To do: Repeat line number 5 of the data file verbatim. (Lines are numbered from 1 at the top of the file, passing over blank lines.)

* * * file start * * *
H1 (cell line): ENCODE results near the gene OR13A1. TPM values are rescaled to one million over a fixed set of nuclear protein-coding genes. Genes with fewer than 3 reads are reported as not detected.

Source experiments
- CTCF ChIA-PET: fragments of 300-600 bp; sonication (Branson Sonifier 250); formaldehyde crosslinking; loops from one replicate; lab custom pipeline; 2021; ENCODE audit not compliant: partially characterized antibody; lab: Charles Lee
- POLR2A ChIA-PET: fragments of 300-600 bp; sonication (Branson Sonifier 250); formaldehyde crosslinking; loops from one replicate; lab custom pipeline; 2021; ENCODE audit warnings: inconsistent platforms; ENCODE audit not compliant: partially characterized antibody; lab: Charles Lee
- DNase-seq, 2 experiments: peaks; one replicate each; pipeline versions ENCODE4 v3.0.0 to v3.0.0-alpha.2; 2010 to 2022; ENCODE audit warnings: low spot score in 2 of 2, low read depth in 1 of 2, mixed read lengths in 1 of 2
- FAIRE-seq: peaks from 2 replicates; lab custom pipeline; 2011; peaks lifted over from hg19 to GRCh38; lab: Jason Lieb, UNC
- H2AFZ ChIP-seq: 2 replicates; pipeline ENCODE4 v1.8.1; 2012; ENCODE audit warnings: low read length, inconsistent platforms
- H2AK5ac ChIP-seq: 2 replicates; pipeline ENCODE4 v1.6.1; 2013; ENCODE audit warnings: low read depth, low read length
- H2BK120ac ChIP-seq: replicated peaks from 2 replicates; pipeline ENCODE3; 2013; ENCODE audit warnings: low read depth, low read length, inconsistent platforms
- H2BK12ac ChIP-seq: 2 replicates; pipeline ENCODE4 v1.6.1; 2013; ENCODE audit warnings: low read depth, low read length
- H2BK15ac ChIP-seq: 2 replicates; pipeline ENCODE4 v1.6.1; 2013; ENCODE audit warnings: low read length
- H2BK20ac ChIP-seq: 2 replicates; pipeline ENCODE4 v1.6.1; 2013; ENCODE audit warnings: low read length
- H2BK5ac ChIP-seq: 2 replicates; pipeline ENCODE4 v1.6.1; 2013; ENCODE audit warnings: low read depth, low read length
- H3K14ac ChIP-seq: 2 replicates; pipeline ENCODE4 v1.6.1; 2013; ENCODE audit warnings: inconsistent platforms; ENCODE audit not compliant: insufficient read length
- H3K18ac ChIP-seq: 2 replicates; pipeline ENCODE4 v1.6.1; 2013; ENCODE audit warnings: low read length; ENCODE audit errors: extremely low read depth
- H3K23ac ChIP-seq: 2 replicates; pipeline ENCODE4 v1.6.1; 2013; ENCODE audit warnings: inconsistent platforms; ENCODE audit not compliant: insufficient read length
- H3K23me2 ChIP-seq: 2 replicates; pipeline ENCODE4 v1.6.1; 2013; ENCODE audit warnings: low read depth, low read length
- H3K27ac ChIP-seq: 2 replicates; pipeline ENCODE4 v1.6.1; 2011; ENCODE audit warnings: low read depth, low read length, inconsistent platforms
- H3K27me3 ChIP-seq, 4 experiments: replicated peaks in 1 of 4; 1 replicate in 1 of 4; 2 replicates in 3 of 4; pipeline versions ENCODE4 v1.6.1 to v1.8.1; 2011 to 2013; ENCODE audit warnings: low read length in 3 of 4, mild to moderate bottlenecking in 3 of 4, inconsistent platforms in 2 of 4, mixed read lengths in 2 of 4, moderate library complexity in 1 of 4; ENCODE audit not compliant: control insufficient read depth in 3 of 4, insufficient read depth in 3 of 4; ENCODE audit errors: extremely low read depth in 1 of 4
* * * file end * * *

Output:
- DNase-seq, 2 experiments: peaks; one replicate each; pipeline versions ENCODE4 v3.0.0 to v3.0.0-alpha.2; 2010 to 2022; ENCODE audit warnings: low spot score in 2 of 2, low read depth in 1 of 2, mixed read lengths in 1 of 2